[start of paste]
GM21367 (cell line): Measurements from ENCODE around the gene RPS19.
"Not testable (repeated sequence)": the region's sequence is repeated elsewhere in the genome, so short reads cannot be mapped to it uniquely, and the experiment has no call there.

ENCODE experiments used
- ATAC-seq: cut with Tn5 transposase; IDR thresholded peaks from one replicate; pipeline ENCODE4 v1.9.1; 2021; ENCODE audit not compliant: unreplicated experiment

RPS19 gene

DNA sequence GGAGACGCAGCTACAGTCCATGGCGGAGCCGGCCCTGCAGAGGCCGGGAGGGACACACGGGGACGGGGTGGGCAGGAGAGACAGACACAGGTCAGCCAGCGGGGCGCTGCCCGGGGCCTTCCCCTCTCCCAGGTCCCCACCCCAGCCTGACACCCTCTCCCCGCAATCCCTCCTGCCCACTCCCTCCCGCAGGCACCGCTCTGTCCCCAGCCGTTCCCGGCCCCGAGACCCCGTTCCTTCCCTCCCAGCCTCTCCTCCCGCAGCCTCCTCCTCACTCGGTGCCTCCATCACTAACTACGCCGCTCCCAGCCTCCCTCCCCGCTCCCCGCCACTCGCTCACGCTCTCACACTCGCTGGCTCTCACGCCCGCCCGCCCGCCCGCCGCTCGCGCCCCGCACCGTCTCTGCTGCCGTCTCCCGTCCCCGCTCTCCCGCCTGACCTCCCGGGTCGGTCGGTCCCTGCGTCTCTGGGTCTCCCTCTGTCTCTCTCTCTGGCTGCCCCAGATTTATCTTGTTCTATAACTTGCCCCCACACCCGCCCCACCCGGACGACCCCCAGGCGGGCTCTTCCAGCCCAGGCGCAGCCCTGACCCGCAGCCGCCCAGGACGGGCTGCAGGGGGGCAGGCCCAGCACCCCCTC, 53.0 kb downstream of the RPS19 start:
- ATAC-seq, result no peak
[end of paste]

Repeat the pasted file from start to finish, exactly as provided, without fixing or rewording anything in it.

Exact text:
GM21367 (cell line): Measurements from ENCODE around the gene RPS19.
"Not testable (repeated sequence)": the region's sequence is repeated elsewhere in the genome, so short reads cannot be mapped to it uniquely, and the experiment has no call there.

ENCODE experiments used
- ATAC-seq: cut with Tn5 transposase; IDR thresholded peaks from one replicate; pipeline ENCODE4 v1.9.1; 2021; ENCODE audit not compliant: unreplicated experiment

RPS19 gene

DNA sequence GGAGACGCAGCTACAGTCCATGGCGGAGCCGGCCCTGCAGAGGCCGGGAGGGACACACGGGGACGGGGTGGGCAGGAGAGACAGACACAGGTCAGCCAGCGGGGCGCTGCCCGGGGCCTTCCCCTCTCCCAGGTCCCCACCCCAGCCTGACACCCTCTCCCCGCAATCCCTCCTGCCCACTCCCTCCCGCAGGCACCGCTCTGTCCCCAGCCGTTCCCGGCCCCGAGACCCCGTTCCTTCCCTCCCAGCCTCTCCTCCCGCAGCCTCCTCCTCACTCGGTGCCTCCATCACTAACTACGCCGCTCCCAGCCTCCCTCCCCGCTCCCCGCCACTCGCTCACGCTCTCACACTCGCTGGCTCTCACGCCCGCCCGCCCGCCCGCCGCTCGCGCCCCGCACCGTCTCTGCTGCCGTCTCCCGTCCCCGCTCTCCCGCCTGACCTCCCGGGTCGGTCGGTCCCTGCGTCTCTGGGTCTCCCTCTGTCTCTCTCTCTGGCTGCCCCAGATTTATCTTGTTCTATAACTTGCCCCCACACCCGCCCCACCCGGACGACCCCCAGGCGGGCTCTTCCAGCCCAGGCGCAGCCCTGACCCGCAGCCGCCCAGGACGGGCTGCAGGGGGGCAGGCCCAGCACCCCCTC, 53.0 kb downstream of the RPS19 start:
- ATAC-seq, result no peak